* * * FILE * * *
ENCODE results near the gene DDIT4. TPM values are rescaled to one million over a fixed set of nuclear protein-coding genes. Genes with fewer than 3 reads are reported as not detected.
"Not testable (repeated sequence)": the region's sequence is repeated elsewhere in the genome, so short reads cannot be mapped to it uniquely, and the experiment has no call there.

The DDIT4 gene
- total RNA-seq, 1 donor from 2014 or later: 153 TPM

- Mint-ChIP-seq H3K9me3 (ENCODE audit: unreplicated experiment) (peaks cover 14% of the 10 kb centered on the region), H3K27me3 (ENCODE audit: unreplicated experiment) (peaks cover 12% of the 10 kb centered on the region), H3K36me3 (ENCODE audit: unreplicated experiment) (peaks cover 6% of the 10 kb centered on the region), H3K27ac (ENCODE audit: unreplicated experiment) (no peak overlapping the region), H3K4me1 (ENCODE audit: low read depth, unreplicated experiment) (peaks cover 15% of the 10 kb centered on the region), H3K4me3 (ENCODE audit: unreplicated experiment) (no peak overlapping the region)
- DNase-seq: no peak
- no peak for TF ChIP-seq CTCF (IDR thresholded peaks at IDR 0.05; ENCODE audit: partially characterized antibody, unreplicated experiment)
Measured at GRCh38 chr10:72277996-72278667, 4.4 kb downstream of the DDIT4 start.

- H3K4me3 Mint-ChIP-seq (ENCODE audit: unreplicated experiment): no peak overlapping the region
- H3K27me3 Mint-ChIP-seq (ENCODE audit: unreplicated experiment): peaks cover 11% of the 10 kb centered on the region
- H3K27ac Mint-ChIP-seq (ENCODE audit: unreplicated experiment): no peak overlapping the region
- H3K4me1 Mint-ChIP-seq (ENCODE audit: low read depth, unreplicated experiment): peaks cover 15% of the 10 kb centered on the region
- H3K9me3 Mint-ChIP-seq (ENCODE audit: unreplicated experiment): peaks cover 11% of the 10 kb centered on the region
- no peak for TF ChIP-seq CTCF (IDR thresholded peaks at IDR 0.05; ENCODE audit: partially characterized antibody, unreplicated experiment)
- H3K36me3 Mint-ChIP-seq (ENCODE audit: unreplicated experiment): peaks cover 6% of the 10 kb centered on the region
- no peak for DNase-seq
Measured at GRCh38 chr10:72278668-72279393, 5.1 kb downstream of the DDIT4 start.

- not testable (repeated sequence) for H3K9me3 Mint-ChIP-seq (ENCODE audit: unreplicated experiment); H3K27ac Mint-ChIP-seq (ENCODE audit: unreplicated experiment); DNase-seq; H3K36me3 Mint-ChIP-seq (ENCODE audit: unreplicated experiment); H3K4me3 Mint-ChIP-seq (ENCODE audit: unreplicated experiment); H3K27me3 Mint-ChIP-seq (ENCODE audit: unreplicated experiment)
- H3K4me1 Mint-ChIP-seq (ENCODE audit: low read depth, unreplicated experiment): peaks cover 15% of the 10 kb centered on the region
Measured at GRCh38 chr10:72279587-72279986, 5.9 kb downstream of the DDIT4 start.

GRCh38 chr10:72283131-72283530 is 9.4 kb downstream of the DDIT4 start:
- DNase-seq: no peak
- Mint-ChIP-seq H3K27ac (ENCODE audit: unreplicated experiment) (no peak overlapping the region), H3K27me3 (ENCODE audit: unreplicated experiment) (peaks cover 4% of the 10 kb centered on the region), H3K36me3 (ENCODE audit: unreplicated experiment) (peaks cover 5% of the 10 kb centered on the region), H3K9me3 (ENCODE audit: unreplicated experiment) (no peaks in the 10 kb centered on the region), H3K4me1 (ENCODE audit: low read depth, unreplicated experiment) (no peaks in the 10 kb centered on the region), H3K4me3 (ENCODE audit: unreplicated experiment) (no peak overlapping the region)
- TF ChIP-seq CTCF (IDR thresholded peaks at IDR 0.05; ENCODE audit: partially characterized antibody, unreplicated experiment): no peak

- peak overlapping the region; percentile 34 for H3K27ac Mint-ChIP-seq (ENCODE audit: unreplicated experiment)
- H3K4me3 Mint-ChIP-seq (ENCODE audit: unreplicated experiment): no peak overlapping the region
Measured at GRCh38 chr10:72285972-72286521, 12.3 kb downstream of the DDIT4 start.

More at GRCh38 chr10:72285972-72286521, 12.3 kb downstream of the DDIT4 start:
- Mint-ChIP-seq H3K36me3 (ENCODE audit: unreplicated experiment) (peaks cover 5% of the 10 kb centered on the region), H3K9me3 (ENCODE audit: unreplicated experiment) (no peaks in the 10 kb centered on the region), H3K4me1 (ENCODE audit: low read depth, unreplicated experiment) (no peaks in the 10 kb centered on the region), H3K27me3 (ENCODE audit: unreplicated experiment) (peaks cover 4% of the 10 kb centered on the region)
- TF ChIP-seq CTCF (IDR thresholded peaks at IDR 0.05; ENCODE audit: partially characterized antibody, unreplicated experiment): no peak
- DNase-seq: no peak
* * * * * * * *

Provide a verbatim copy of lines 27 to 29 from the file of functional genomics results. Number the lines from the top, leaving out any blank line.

Measured at GRCh38 chr10:72285972-72286521, 12.3 kb downstream of the DDIT4 start.

More at GRCh38 chr10:72285972-72286521, 12.3 kb downstream of the DDIT4 start:
- Mint-ChIP-seq H3K36me3 (ENCODE audit: unreplicated experiment) (peaks cover 5% of the 10 kb centered on the region), H3K9me3 (ENCODE audit: unreplicated experiment) (no peaks in the 10 kb centered on the region), H3K4me1 (ENCODE audit: low read depth, unreplicated experiment) (no peaks in the 10 kb centered on the region), H3K27me3 (ENCODE audit: unreplicated experiment) (peaks cover 4% of the 10 kb centered on the region)